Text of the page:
You know offshore wind power has finally arrived when Associated Industries of Massachusetts is now among its most enthusiastic backers.
AIM, you might remember, had energetically fought Cape Wind, dogging what would have been the nation’s first offshore wind farm at every turn. Many critics of Cape Wind owned luxury properties overlooking Nantucket Sound, or had ties to people who did. But AIM’s chief concern had nothing to do with aesthetics and everything to do with the failed project’s massive price tag, one that would have been borne by ratepayers.
Lately, though, the employer group has emerged as an unlikely champion of offshore wind power.
AIM’s top energy expert, Bob Rio, sent a passionate letter in late October to Secretary of Interior David Bernhardt, urging the Trump appointee to expedite permitting for Vineyard Wind’s eponymous project, planned for waters south of Martha’s Vineyard. Rio attended General Electric’s unveiling of the largest offshore wind blade in the world last week; he seemed as happy as a kid in a toy store.
Has AIM turned a new leaf?
Rio said the group takes a completely different view of Vineyard Wind than of its doomed predecessor. The utility contracts that would finance Vineyard Wind were competitively bid. And the price promised by Vineyard Wind, a joint venture of Avangrid and Copenhagen Infrastructure Partners, was essentially a third of what Cape Wind’s would have been. Rio said AIM has no problem moving to a carbon-free future, but wants to make sure that transition can be done as cost efficiently as possible.
Lucky for Vineyard Wind, it got an early start in the permitting, although it was unable to placate many commercial fishermen who trawl those waters. Then the Interior Department surprised the developer in August by delaying its review, so the government could first conduct a thorough study of all offshore wind projects in the pipeline and their cumulative impact.
The move rattled renewable energy supporters here, prompting some to wonder if Vineyard Wind would go the way of Cape Wind. This was to be the first major offshore wind farm in the country. A delay meant other states could take the lead.
More important, Vineyard Wind’s valuable federal tax credits are at risk. The developer is counting on a 24 percent tax credit for the first half of the 800-megawatt project – enough power for 400,000-plus homes – and an 18 percent tax credit for the second half. To pull it off, Vineyard Wind would need to be plugged in by the end of 2021. An impossible deadline now.
Avangrid chief executive Jim Torgerson tried to reassure investors in an Oct. 30 conference call. He explained how Vineyard Wind is petitioning the IRS for an extension of the tax credits, essentially because the delay can be blamed on the government and not the developer. One silver lining: Torgerson said the extra time has given Vineyard Wind the opportunity to consider larger rotors for the project that might make its layout more amenable to the fishermen.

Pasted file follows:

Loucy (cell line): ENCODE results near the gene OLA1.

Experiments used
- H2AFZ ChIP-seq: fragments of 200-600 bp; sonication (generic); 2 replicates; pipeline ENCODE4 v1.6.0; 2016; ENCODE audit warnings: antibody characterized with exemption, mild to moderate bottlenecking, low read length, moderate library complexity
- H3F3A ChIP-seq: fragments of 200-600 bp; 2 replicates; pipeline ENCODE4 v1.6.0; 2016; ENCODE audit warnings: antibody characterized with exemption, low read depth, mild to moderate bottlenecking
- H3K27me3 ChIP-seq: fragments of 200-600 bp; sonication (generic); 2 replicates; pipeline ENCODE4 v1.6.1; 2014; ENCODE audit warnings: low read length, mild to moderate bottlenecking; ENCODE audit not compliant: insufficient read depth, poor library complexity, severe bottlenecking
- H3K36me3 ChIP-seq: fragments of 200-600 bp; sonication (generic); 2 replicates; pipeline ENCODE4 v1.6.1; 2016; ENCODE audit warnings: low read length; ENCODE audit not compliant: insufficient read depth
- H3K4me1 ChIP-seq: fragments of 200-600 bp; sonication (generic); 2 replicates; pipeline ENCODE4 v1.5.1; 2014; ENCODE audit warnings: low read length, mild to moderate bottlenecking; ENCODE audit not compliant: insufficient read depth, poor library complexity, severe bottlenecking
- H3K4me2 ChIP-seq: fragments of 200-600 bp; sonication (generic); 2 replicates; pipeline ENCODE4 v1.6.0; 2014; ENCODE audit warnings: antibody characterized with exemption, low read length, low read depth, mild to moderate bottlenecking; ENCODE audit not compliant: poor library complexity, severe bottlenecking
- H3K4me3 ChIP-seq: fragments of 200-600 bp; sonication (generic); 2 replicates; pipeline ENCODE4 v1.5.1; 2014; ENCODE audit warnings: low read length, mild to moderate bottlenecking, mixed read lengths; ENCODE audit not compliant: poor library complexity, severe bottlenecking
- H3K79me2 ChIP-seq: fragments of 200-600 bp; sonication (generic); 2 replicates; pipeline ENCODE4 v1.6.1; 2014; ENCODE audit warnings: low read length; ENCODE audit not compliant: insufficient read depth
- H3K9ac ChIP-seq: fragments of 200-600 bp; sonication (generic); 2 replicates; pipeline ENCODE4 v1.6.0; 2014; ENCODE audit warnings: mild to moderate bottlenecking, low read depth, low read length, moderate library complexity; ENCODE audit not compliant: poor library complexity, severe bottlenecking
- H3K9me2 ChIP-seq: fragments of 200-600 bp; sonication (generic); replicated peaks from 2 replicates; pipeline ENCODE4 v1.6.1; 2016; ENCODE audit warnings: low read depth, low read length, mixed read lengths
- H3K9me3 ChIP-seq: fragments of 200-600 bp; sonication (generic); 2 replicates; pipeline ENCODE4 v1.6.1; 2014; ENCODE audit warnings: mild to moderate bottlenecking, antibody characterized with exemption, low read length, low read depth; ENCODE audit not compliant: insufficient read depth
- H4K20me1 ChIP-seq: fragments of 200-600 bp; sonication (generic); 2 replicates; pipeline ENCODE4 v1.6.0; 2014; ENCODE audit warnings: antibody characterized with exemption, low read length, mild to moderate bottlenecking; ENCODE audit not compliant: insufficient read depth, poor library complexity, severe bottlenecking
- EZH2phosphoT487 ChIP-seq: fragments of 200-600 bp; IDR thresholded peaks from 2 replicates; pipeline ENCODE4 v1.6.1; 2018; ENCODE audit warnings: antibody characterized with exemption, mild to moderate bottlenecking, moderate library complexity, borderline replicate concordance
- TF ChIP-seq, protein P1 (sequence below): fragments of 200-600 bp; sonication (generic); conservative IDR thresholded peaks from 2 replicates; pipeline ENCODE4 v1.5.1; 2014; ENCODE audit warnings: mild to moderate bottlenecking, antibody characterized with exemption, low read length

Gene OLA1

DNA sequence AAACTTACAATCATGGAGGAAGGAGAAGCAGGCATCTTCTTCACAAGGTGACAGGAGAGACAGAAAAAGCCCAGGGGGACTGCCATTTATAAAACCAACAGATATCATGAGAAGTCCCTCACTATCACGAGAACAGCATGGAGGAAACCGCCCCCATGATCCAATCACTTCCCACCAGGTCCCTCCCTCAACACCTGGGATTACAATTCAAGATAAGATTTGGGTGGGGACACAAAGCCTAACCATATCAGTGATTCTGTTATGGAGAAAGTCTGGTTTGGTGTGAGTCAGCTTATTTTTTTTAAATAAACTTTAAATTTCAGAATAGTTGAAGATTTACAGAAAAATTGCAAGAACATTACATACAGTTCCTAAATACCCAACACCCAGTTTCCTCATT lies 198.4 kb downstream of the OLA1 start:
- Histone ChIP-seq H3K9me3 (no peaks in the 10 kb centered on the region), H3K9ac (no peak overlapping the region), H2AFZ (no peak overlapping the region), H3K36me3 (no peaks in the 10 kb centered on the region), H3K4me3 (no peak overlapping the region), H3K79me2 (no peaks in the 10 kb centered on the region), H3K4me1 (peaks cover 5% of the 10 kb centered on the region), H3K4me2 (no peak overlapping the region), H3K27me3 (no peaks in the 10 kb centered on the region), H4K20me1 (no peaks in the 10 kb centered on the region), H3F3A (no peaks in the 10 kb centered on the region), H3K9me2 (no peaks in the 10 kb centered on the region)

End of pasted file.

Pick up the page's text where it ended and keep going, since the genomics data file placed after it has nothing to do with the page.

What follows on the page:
In his letter requesting that Interior issue its permit by March, Rio talked about the jobs that offshore wind would bring. You might expect that from a big business group. But Rio also pointed to the need for Massachusetts to do its part to combat climate change. Offshore wind is crucial, he wrote, for reducing emissions in the energy sector.
A spokesman for Vineyard Wind said it’s pleased to have the business community’s support, and it remains committed to working with Interior to build the first utility-scale wind farm in the US as soon as possible.
Guess who also welcomed the support from AIM? The Environmental League of Massachusetts, another former adversary. The erstwhile antagonists now work together on several energy-related issues. Among their shared goals: helping a multistate effort to curb transportation carbon emissions known as the Transportation & Climate Initiative, one that would impose a sort of fee on motor fuels at the wholesale level.
ELM general counsel Eric Wilkinson said it’s fantastic to have business interests on his group’s side. Wilkinson, by the way, was on his way to Washington to lobby lawmakers on Wednesday to extend the offshore wind tax credit for several more years.
Once, offshore wind in the US was little more than an environmentalist’s daydream. But several rounds of state-mandated buying efforts across the Northeast are finally making it viable here. Money is arriving by the boatload from companies based in Europe, where the sector is well established.
All three developers who bid for Massachusetts contracts — Orsted, Mayflower Wind, Vineyard Wind — are now among AIM’s roughly 3,500 members, just like Orsted partner Eversource, and founding member GE.
Welcome to the club. It may have taken years to join the establishment, but offshore wind can now count itself among AIM’s associated industries.